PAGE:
Set in 1985 before the advent of DNA and advancements in the solving of crimes, Oak Knoll is a quiet community rocked by the vicious murder of one woman and the kidnapping of another. The victims have their eyes and mouths glued shut and their eardrums pierced, which results in the killer being dubbed the "See No Evil" killer. Fifth grade teacher Anne Navarre is drawn into the mystery due to the fact that four of her students discovered the body. Tony Mendez is the detective on the case, and he calls in Vince Leone, one of the pioneers of serial killer profiling, a skill still in its infancy and not internationally recognised the way it is now. There is, of course, an immediate spark between Anne and Vince.
Anne begins to learn more and more about the family lives of the four students who witnessed the crime. All are hiding secrets and one of the fathers could possibly be the killer Mendez and Leone are hunting. Not good, considering one of them is also a detective himself.
There's no denying "Deeper Than The Dead" is a compelling thriller. It was the sort of book that had me reading another chapter during any spare moment I had. I finished it quite quickly. Despite its length, it is decently paced, and appropriately grim and disturbing. I would definitely recommend reading it. However, there was a lot about the novel that bothered me.
Setting the story in 1985 was something that appealed to me, as Hoag could not fall back on that same old standby most thriller writers do these days, in which chapters and chapters go by while detectives wait around for lab results. There barely were any crime labs back when this story was set, which forces Hoag to keep the plot moving. Unfortunately, it never really felt like it was actually taking place in 1985. A few pop culture references here and there, some brief descriptions of clothing - it just didn't evoke the proper atmosphere. For all I knew, this could still have been going down in 2009/2010 (when the book was written/published). Nevertheless, like I said, this tactic essentially keeps Hoag on her toes, finding other ways to keep the plot moving along.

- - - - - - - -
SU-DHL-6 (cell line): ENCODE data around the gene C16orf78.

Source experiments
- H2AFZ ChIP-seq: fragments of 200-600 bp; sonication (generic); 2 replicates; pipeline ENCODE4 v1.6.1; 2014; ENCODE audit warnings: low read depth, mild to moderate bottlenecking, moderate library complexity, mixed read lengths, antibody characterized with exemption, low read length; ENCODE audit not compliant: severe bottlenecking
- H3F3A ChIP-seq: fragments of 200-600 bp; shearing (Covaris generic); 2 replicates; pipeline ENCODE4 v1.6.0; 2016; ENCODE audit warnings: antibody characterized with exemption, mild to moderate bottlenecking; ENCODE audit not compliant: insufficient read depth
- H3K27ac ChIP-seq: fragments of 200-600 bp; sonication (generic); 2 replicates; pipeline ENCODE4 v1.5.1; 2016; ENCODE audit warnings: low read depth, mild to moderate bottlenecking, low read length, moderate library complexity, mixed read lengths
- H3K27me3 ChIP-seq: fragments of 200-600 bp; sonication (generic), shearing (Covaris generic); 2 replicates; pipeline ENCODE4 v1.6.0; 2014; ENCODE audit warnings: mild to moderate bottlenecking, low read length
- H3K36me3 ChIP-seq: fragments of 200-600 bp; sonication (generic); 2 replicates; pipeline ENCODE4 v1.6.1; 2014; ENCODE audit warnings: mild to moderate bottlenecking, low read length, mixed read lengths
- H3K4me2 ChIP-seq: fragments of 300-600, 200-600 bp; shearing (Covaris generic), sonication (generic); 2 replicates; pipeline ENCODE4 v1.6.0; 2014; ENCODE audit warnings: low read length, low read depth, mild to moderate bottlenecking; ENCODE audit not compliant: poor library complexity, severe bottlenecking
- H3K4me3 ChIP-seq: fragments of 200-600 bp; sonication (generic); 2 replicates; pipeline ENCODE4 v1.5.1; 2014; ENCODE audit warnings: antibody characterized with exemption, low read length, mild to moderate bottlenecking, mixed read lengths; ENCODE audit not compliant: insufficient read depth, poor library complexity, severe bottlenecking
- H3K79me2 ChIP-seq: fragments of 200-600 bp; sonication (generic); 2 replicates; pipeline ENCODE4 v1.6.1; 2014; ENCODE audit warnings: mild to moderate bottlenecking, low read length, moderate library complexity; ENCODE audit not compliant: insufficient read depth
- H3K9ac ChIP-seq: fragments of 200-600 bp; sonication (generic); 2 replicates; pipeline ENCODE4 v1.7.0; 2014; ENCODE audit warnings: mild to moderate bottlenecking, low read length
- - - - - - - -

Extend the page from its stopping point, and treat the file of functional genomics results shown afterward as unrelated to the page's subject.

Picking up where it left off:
Unfortunately, one of the ways she does this is to cram too many psychos into the same book. Not only do we have our serial killer, we have 12-year-old psycho Dennis Farman, son of detective Frank Farman, aforementioned possible suspect in the murders. He's exhibiting all the hallmarks of growing up to be a sexual sadist. On top of this, there is a junkyard owner who is a suspected pedophile and child murderer. He's presented as a major red herring, even though both the characters and reader alike know he's not the killer the police are after. Adding insult to injury, this subplot is abruptly dropped not long after it is introduced. What was the point of it all again?
Another niggling point is Hoag's representation of gay characters. Not as offensive as, say, James Heymann's "The Cutting", but she seems to think all gay people are highly effeminate and call everybody "honey". This representation has already cropped up in previous novels such as "Dark Horse, "The Alibi Man" and "Dust To Dust". Only a minor quibble, however.
Yes, I've picked the novel apart a fair bit, but that doesn't mean I didn't enjoy it. I was totally captivated from start to finish, in fact. As soon as I finished this one, I grabbed "Secrets To The Grave" and started reading that. I wanted to find out what happened next. I want to see the new directions the characters might be taken. Signs of a good novel. Maybe even a great novel? The third entry in the series has just been released to stores, and I imagine that will be high up on my reading list too.